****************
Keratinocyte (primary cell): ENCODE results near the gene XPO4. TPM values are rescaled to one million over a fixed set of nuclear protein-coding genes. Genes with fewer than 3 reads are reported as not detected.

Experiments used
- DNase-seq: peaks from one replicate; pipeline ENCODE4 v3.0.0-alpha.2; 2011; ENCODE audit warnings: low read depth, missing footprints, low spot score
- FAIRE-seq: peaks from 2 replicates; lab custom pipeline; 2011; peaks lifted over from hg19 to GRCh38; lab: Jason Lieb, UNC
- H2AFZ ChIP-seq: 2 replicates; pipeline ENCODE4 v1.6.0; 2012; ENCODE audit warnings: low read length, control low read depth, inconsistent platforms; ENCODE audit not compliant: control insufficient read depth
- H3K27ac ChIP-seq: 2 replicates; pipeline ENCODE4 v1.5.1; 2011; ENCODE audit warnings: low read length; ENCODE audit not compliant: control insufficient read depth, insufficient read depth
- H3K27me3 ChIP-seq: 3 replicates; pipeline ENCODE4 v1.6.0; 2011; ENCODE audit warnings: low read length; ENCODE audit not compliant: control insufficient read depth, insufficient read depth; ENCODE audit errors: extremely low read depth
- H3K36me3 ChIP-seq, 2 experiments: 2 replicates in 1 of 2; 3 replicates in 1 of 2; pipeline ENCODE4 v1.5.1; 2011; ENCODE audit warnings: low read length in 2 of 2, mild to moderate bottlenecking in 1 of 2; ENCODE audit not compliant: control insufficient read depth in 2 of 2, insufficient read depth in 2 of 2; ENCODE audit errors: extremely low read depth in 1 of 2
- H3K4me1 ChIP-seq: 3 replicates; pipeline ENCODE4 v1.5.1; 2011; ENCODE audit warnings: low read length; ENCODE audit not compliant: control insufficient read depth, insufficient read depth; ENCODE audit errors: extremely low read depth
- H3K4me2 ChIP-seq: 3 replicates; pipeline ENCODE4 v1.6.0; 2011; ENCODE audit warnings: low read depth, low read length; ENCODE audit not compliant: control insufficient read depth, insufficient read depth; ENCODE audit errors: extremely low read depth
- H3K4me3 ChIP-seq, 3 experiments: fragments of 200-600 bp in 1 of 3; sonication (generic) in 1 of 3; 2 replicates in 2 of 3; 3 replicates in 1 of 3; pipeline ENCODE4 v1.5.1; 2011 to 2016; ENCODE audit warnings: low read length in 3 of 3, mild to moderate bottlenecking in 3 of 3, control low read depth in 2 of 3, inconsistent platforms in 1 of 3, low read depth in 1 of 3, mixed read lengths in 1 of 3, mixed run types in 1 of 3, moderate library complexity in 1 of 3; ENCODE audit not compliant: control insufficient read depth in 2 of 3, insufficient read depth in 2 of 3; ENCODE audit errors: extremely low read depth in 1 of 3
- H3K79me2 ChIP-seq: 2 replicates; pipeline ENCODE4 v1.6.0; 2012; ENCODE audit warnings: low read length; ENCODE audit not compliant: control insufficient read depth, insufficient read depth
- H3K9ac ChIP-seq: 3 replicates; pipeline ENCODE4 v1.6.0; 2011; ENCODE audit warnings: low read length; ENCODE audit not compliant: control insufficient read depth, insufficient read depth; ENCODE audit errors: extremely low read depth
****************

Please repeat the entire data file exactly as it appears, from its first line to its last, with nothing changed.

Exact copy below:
Keratinocyte (primary cell): ENCODE results near the gene XPO4. TPM values are rescaled to one million over a fixed set of nuclear protein-coding genes. Genes with fewer than 3 reads are reported as not detected.

Experiments used
- DNase-seq: peaks from one replicate; pipeline ENCODE4 v3.0.0-alpha.2; 2011; ENCODE audit warnings: low read depth, missing footprints, low spot score
- FAIRE-seq: peaks from 2 replicates; lab custom pipeline; 2011; peaks lifted over from hg19 to GRCh38; lab: Jason Lieb, UNC
- H2AFZ ChIP-seq: 2 replicates; pipeline ENCODE4 v1.6.0; 2012; ENCODE audit warnings: low read length, control low read depth, inconsistent platforms; ENCODE audit not compliant: control insufficient read depth
- H3K27ac ChIP-seq: 2 replicates; pipeline ENCODE4 v1.5.1; 2011; ENCODE audit warnings: low read length; ENCODE audit not compliant: control insufficient read depth, insufficient read depth
- H3K27me3 ChIP-seq: 3 replicates; pipeline ENCODE4 v1.6.0; 2011; ENCODE audit warnings: low read length; ENCODE audit not compliant: control insufficient read depth, insufficient read depth; ENCODE audit errors: extremely low read depth
- H3K36me3 ChIP-seq, 2 experiments: 2 replicates in 1 of 2; 3 replicates in 1 of 2; pipeline ENCODE4 v1.5.1; 2011; ENCODE audit warnings: low read length in 2 of 2, mild to moderate bottlenecking in 1 of 2; ENCODE audit not compliant: control insufficient read depth in 2 of 2, insufficient read depth in 2 of 2; ENCODE audit errors: extremely low read depth in 1 of 2
- H3K4me1 ChIP-seq: 3 replicates; pipeline ENCODE4 v1.5.1; 2011; ENCODE audit warnings: low read length; ENCODE audit not compliant: control insufficient read depth, insufficient read depth; ENCODE audit errors: extremely low read depth
- H3K4me2 ChIP-seq: 3 replicates; pipeline ENCODE4 v1.6.0; 2011; ENCODE audit warnings: low read depth, low read length; ENCODE audit not compliant: control insufficient read depth, insufficient read depth; ENCODE audit errors: extremely low read depth
- H3K4me3 ChIP-seq, 3 experiments: fragments of 200-600 bp in 1 of 3; sonication (generic) in 1 of 3; 2 replicates in 2 of 3; 3 replicates in 1 of 3; pipeline ENCODE4 v1.5.1; 2011 to 2016; ENCODE audit warnings: low read length in 3 of 3, mild to moderate bottlenecking in 3 of 3, control low read depth in 2 of 3, inconsistent platforms in 1 of 3, low read depth in 1 of 3, mixed read lengths in 1 of 3, mixed run types in 1 of 3, moderate library complexity in 1 of 3; ENCODE audit not compliant: control insufficient read depth in 2 of 3, insufficient read depth in 2 of 3; ENCODE audit errors: extremely low read depth in 1 of 3
- H3K79me2 ChIP-seq: 2 replicates; pipeline ENCODE4 v1.6.0; 2012; ENCODE audit warnings: low read length; ENCODE audit not compliant: control insufficient read depth, insufficient read depth
- H3K9ac ChIP-seq: 3 replicates; pipeline ENCODE4 v1.6.0; 2011; ENCODE audit warnings: low read length; ENCODE audit not compliant: control insufficient read depth, insufficient read depth; ENCODE audit errors: extremely low read depth